child marriage

I have to apologize to my readers, because in my last article I misled all of you. Not only was the title misleading, but it was a hodge-podge of information about rice and soy milk mixed with my own personal feelings about a controversial law regarding child marriage. To rectify that, I’ve decided this article will be solely about the controversial law and shed some light on what exactly it means going forward.

As mentioned in my last column, I’ve lived in Louisiana my whole life, and I’ve seen some things that seemingly only happen here. Or at least, that’s my hope, because if every state made some of the decisions we do, then I would fear for this great country we live in.

One of the salient laws I was aware of was regarding child marriage in this state. Before the most recent change, a child could legally get married at any age. In 2015 alone, according to the Louisiana Department of Health (LDH), there were 63 children married, the youngest of which was 14 at the time of the marriage. I don’t think I have to repeat that for it to sink in.

Along with this, not only was it commonplace, but it was also advised to marry in circumstances where one party would be convicted of statutory rape or sexual delinquency with a minor. At the time this baffled me. On the surface, it looked like the law was actually aiding the cover of a criminal act. I wasn’t wrong in my assessment; that’s exactly what it was.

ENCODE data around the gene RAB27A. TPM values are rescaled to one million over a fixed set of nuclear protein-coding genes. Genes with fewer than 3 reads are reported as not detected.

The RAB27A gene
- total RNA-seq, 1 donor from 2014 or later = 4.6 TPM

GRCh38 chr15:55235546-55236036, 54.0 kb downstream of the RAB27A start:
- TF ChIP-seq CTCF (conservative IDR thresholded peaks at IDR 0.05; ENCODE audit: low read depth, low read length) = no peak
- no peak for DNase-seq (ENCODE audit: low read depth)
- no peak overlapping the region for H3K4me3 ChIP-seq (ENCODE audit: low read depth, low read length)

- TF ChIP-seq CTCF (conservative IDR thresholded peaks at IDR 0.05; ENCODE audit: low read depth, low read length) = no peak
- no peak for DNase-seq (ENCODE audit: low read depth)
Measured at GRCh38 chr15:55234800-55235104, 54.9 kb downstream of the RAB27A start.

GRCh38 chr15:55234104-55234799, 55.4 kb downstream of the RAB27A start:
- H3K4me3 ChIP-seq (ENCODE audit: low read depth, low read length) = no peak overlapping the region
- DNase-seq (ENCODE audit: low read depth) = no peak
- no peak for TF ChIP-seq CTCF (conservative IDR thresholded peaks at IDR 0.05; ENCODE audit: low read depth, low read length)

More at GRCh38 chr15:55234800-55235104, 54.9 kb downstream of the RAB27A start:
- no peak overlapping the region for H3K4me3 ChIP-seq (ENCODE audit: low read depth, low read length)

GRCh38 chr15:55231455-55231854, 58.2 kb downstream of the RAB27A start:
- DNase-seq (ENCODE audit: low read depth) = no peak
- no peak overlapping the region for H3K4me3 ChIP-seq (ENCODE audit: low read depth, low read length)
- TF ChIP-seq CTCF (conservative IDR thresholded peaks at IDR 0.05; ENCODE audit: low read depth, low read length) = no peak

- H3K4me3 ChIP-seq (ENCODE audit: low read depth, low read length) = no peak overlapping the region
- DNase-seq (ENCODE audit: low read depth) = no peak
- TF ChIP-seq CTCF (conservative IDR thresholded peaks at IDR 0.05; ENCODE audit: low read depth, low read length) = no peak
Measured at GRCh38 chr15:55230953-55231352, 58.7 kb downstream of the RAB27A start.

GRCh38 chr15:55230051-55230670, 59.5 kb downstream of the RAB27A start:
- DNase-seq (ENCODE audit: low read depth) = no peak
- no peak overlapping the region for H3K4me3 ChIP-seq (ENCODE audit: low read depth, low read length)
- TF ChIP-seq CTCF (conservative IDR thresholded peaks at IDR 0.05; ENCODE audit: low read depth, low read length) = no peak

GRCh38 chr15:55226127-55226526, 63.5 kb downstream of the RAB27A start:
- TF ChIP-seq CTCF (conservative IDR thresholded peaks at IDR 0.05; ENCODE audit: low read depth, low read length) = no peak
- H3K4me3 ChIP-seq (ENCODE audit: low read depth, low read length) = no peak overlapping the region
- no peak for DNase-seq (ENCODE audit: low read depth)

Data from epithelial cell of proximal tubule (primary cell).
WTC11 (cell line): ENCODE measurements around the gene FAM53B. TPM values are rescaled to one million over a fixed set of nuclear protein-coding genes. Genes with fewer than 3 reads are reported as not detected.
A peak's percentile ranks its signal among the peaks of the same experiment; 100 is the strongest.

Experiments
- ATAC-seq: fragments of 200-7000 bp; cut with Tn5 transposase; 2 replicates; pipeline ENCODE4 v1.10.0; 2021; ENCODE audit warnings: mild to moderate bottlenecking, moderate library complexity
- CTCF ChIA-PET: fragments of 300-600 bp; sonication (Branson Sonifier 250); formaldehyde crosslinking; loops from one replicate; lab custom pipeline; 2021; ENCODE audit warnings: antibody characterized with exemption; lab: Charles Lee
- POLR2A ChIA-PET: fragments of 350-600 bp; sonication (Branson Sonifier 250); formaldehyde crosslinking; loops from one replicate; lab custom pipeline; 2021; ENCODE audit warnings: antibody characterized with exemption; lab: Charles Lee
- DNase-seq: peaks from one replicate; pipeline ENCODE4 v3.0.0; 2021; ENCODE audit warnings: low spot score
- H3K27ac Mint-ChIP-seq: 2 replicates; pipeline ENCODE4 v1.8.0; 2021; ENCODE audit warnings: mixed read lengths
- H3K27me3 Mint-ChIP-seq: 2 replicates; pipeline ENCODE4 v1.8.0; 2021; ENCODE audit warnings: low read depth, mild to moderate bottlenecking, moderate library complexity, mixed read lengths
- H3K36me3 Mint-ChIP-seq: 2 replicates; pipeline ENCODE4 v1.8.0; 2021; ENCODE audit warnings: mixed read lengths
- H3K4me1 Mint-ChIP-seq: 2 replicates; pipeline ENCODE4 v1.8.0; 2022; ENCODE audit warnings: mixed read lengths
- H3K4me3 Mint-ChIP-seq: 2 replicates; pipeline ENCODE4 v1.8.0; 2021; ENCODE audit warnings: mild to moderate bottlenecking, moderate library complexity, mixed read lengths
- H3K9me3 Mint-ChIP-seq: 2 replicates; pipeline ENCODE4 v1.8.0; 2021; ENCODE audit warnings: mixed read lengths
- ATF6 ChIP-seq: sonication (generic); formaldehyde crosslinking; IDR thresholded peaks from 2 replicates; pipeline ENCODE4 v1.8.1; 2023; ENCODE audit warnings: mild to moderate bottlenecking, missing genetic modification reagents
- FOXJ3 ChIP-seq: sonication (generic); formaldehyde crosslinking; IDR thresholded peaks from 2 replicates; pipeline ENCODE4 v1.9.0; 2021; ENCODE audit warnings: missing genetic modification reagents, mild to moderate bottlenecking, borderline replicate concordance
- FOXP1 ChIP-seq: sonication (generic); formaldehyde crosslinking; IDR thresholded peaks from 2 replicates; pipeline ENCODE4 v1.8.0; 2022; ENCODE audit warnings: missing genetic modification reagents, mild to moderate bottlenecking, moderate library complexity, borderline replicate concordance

That leads us to the recent bill, in which there was set to be a minimum age for marriage in the state. As usual, we were fairly late to the punch, but better late than never. I had hope when I heard the bill was to show up, but what I didn’t expect was the response.

The bill wasn’t a wash. In fact, it was one of the most hotly debated on the docket, with one side arguing for a minimum age and the other arguing to keep things how they are, so to speak. This “if it ain’t broke don’t fix it” attitude reminded me why so many people talk down on the pelican state when I travel out of it.

This wasn’t supposed to be debated or argued. It was meant to correct a mistake that our state made when it was in its infancy and show we’ve evolved as a society. To the lawmakers' credit, it did improve, but not quite as much as we’d hoped.

As of now — after Governor John Bel Edwards signs it into law — there will be a minimum age of 16 to marry. A lot of the same problems apply, such as it still being a way out for crimes of a sexual nature with someone underaged. These problems don’t go away, they just become a little easier to swallow.

But I need to ask something of my readers, don’t fall for this phony act of compassion. Don’t swallow a pill of injustice, no matter how small it is in comparison. There are problems with this state, large, glaring problems, and I ask that you don’t forget about them because the shine isn’t blinding. Progress doesn’t just take work it takes resilience. It takes consistency and courage to shout in the face of a system deaf by design.

It’s going to take a long time, but keep trying. This is a fight for all of us. We are the future, so let’s be proud of the future we build.

Load comments